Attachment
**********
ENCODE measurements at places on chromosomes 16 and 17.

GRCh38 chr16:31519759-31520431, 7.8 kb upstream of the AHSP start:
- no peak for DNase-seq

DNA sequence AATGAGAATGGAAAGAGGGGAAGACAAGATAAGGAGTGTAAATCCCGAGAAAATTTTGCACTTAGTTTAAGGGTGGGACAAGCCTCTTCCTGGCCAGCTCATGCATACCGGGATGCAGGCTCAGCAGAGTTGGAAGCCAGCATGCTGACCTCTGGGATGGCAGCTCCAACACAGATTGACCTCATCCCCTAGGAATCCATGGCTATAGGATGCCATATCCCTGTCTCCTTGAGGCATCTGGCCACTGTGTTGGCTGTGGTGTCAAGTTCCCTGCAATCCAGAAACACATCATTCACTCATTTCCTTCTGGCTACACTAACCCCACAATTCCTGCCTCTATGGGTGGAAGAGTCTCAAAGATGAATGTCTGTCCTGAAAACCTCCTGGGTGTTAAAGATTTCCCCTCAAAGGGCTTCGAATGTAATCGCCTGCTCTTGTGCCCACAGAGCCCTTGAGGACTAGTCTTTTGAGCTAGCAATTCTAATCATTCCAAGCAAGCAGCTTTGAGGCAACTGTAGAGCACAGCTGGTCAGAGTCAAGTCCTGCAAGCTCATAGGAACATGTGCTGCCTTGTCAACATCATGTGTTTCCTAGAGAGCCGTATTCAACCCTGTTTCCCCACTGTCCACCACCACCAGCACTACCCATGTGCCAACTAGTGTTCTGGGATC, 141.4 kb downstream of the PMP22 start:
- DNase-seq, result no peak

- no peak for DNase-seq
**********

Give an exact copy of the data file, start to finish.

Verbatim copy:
ENCODE measurements at places on chromosomes 16 and 17.

GRCh38 chr16:31519759-31520431, 7.8 kb upstream of the AHSP start:
- no peak for DNase-seq

DNA sequence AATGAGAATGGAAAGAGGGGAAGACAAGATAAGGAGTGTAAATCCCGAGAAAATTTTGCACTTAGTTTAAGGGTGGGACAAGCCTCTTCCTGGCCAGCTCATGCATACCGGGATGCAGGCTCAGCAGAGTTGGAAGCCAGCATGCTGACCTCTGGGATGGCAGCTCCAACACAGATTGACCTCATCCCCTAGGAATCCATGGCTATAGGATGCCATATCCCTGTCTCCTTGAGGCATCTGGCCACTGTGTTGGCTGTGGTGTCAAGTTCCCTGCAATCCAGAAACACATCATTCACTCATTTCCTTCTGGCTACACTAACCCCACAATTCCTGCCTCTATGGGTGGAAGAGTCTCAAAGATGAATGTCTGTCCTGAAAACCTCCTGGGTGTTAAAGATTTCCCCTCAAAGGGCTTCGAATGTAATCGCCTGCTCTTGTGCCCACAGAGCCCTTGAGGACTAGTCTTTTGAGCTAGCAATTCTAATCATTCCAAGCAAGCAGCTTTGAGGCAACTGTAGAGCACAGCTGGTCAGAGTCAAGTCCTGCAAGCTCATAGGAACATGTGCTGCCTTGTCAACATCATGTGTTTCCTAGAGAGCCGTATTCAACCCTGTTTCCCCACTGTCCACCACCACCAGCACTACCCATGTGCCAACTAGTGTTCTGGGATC, 141.4 kb downstream of the PMP22 start:
- DNase-seq, result no peak

- no peak for DNase-seq